By the time her son, Hawksley, was a couple months old, Raine Sillito was exhausted and overwhelmed. Something — maybe a lot of things — had to give.
After a few intense conversations with other moms, and with her partner, Neil, Raine (pronounced “rainy”) decided on a radical shift in her approach: slow down, cut back, and say no.
She cut back, for example, on worrying about social expectations, like being on time to events with an infant in tow, or expecting Hawksley to behave in certain ways or to achieve every milestone right on time. “He’s young, he’s growing, he’s discovering things, and he’s himself.”
Raine began turning down social invitations that didn’t fit into her young family’s schedule or that added to her stress levels — even if that meant sometimes disappointing friends or family. “We used to spend half of Christmas Day at my parents’ house and half at my in-laws’, and we decided that we couldn’t do it anymore. And Christmas is much less stressful as a result.”
Raine, 29, and Neil also began to pay closer attention to what they brought into their home. They cut out impulse purchases, aimed to minimize their waste, and thought hard about what they did acquire. “We’ve become minimalists — not in terms of the way we decorate, but in the sense that we bring only what we need into our home, and try to create more than we consume.”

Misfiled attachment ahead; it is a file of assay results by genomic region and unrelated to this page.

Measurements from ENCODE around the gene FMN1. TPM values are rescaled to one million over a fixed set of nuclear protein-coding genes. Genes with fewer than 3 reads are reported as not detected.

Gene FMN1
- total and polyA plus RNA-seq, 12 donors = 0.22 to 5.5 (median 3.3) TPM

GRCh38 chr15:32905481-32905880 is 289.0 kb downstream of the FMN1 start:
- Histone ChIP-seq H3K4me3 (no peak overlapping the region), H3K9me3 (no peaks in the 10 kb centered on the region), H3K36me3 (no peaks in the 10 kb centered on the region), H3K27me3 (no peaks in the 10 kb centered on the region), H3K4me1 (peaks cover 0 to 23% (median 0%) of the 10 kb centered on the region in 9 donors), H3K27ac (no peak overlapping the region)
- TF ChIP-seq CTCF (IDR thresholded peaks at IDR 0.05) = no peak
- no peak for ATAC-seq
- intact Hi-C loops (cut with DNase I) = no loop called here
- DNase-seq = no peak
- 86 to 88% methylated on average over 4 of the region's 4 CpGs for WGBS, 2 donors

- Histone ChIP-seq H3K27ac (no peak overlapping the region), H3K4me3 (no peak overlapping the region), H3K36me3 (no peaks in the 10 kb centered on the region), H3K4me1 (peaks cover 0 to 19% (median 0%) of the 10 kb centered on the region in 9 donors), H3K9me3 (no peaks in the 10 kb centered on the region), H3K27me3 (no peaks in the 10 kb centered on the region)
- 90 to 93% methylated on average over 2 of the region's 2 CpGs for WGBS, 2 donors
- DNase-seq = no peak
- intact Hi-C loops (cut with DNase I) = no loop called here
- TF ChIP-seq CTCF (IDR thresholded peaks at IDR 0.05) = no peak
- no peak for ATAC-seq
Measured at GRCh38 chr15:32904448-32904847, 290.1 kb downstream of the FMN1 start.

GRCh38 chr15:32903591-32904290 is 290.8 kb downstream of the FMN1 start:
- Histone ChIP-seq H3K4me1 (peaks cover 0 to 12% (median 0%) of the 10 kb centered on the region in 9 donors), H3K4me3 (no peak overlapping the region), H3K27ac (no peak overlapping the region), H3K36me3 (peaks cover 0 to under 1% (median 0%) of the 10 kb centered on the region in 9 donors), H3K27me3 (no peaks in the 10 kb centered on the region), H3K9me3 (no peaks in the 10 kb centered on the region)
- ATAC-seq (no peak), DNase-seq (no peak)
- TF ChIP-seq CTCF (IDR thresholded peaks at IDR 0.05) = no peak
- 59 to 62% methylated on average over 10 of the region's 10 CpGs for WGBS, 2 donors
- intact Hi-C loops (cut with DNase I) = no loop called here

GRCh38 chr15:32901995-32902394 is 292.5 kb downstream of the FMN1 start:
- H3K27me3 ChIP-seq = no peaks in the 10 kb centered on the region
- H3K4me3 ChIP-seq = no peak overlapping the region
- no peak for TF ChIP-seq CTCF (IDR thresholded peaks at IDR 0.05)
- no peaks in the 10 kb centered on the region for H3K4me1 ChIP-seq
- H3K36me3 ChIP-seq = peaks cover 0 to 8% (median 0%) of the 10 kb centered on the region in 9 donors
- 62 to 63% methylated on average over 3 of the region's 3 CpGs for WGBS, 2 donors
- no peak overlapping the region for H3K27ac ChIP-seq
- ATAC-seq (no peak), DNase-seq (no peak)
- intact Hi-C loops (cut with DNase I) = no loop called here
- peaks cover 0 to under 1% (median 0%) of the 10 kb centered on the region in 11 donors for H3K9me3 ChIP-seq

In addition to becoming more intentional about how they spent their money, the couple became much more thoughtful about how they spent their most important resource: their time.
“When we had Hawksley, Neil and I were both struck by how quickly young children grow and develop, how fast they learn, how fast the time goes by. And we really wanted to savour this time in our lives with our son and with each other.”
They savour that time by eating at least one meal together — without distractions like phones or other media — each day. Raine — who works as an environmental and educational consultant — incorporates a weekly lunch date with Hawksley into her schedule. The family starts each morning with a slow, meditative cup of tea before jumping into emails or breakfast. (Hawksley now requests “tea” most mornings upon waking.) And Raine has cut out time sucks like Facebook. “I no longer use it because I can’t handle it,” she says. “There were just so many unrealistic pictures of life that always left me feeling like I could be doing better.”
Taken together, all these small changes have made Raine a happier, less anxious parent. “It’s made me more intentional. I’ve always been thoughtful about my impact on the environment, but now my focus has extended. I think about the impact of my actions on people, and what kind of role model I want to be for my son.”